Upwards of 45 million Americans live in rural areas, and most of them own single-family homes. Surprised? We weren’t either. What did surprise us is that many rural homeowners aren’t tied down by a mortgage—in fact, according to recently released data from the U.S. Census Bureau’s American Community Survey, 44 percent of rural homeowners own their homes free and clear, compared to 32.3 percent of urban homeowners.
What’s at play here? Value, for one. The median rural home value rests at $151,300, below the $190,900 of urban areas, according to the survey—but the median household income in rural areas is lower than that of urban areas, too: $52,386 versus $54,296. Mortgages also dip, to $1,271, or $290 less than in urban areas.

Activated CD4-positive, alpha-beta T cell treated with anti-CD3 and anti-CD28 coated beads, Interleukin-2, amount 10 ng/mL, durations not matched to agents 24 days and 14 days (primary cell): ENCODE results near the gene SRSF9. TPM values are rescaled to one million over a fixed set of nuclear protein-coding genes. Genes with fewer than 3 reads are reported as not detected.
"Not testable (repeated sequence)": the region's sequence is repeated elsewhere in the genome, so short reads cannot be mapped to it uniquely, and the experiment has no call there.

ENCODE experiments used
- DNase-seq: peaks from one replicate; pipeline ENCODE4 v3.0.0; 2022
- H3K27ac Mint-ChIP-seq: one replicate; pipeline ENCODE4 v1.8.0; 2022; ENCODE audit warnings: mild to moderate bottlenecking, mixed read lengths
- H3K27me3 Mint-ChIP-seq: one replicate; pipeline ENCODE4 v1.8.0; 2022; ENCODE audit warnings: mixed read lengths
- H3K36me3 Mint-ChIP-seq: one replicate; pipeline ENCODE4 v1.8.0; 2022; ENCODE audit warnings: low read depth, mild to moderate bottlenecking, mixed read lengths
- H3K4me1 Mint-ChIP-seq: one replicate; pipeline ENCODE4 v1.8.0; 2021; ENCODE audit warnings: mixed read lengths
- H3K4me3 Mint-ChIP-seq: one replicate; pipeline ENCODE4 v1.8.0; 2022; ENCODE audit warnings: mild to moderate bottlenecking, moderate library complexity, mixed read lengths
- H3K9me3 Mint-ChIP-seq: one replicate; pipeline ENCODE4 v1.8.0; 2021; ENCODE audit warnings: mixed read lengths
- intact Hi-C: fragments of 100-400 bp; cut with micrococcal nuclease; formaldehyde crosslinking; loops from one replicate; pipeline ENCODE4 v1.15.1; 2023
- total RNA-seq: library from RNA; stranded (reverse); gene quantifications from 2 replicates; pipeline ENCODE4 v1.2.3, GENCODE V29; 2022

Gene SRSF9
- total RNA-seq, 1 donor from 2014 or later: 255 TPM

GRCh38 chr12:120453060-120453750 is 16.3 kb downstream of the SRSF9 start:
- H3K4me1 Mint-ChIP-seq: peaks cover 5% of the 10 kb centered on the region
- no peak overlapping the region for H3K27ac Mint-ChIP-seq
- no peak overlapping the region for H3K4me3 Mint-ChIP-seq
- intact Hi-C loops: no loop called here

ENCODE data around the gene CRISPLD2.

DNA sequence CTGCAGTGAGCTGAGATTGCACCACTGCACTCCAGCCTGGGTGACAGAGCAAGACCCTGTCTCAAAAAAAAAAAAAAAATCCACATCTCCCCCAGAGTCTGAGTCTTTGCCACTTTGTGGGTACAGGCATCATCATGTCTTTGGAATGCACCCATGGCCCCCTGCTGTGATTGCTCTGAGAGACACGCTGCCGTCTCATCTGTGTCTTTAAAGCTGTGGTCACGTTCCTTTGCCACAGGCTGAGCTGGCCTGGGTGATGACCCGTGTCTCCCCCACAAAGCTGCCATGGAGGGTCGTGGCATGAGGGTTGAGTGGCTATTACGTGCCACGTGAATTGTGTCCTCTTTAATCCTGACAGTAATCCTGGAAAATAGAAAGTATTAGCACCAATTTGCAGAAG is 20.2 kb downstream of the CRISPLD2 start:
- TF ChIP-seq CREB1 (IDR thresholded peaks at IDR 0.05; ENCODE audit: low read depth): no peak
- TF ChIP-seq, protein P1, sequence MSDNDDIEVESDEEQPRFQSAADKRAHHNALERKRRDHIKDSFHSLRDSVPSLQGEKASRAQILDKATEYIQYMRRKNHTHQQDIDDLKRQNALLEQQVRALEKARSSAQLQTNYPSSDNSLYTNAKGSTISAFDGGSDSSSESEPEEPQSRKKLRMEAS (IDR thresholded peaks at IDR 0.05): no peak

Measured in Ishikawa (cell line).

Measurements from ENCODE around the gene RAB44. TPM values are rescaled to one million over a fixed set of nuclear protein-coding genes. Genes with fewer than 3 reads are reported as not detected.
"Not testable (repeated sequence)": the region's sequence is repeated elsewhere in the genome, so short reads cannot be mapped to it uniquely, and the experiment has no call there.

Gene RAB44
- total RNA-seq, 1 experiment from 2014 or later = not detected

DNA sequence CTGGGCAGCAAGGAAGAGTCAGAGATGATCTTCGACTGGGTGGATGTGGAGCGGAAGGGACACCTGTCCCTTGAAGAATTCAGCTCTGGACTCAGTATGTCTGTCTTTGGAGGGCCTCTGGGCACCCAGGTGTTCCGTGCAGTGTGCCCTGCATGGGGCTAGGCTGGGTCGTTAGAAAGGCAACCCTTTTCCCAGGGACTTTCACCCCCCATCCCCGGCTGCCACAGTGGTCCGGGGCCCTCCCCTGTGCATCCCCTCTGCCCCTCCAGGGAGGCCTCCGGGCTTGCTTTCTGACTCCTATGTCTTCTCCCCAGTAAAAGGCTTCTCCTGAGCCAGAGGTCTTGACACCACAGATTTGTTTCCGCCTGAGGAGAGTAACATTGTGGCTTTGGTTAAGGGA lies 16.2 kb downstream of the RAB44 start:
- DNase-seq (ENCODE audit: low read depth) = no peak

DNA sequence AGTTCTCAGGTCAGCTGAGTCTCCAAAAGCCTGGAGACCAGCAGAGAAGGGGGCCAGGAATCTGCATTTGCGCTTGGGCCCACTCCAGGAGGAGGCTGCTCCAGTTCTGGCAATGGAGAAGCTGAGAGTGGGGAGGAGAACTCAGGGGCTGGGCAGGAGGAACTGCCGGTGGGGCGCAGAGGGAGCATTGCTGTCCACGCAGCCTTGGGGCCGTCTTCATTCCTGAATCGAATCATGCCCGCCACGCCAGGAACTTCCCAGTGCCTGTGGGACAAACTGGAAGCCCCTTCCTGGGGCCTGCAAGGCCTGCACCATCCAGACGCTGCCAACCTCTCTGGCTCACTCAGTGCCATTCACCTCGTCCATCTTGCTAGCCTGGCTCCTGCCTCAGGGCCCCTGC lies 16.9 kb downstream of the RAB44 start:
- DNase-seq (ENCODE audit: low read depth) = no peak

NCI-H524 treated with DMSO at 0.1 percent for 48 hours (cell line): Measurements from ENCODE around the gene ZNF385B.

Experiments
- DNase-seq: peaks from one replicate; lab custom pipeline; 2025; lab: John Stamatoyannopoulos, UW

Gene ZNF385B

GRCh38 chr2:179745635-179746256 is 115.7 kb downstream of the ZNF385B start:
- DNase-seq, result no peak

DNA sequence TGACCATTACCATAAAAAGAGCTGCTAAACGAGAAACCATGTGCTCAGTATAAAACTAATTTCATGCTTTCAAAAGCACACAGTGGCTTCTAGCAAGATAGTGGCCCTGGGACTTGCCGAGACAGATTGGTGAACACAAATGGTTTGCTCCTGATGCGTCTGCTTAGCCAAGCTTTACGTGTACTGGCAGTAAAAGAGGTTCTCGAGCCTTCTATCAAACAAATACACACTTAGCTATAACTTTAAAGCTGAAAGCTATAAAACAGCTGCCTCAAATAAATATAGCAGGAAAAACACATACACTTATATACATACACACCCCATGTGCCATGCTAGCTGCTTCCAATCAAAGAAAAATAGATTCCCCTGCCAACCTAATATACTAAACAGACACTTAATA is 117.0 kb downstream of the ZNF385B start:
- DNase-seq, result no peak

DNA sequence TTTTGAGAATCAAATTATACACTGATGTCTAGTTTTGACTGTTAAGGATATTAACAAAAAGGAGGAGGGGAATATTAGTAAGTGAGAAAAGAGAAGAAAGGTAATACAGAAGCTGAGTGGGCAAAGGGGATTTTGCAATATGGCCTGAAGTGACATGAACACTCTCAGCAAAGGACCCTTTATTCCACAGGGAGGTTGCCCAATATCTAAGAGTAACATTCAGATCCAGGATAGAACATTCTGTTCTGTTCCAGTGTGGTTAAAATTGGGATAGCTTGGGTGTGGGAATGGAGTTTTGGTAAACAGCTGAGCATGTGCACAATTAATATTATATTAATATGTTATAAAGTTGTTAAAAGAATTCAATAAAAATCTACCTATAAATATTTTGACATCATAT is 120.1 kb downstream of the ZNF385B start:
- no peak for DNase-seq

New residents are slow to join the sticks—recent research estimates rural areas will expand just 1 percent by 2030. The Census data show the median age of rural residents is 51, and more than 65 percent live in their state of birth, either having moved out of town and come back, or having never left at all. Staying put all those years has not only afforded them more equity, but also the ability to pay off a mortgage in its entirety.
Slow to grow, sure, but sittin’ pretty where it matters.
More from the American Community Survey:
Suzanne De Vita is RISMedia’s online news editor. Email her your real estate news ideas at firstname.lastname@example.org.